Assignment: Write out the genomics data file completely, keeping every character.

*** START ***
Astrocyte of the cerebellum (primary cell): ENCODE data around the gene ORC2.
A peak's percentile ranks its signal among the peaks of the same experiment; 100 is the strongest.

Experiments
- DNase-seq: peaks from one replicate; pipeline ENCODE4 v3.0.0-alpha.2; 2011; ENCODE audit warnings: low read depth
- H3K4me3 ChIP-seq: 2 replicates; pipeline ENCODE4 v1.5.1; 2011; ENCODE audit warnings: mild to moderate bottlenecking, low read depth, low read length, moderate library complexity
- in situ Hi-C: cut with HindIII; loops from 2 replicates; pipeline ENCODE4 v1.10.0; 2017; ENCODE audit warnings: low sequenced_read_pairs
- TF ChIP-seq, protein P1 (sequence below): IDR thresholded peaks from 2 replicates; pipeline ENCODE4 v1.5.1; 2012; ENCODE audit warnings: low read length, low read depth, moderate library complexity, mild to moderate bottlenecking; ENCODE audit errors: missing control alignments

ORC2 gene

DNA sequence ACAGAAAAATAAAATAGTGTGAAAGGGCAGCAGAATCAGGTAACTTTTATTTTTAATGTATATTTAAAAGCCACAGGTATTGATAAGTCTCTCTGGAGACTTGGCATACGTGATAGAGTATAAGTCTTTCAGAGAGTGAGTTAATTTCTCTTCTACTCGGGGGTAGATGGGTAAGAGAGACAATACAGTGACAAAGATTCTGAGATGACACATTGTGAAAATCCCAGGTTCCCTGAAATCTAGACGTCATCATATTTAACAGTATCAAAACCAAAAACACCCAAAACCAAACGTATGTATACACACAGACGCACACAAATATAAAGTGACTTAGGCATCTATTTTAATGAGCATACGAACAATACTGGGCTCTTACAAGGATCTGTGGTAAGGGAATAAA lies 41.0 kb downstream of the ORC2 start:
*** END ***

Astrocyte of the cerebellum (primary cell): ENCODE data around the gene ORC2.
A peak's percentile ranks its signal among the peaks of the same experiment; 100 is the strongest.

Experiments
- DNase-seq: peaks from one replicate; pipeline ENCODE4 v3.0.0-alpha.2; 2011; ENCODE audit warnings: low read depth
- H3K4me3 ChIP-seq: 2 replicates; pipeline ENCODE4 v1.5.1; 2011; ENCODE audit warnings: mild to moderate bottlenecking, low read depth, low read length, moderate library complexity
- in situ Hi-C: cut with HindIII; loops from 2 replicates; pipeline ENCODE4 v1.10.0; 2017; ENCODE audit warnings: low sequenced_read_pairs
- TF ChIP-seq, protein P1 (sequence below): IDR thresholded peaks from 2 replicates; pipeline ENCODE4 v1.5.1; 2012; ENCODE audit warnings: low read length, low read depth, moderate library complexity, mild to moderate bottlenecking; ENCODE audit errors: missing control alignments

ORC2 gene

DNA sequence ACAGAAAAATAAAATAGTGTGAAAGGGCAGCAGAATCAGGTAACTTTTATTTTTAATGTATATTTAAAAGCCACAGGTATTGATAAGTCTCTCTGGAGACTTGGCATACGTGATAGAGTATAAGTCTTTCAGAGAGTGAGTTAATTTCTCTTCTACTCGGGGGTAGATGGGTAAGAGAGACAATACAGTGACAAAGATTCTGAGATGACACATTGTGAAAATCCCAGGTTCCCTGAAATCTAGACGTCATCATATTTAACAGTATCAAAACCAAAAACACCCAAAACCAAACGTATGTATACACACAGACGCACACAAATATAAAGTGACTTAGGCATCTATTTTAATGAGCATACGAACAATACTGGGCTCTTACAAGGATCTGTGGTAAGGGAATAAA lies 41.0 kb downstream of the ORC2 start: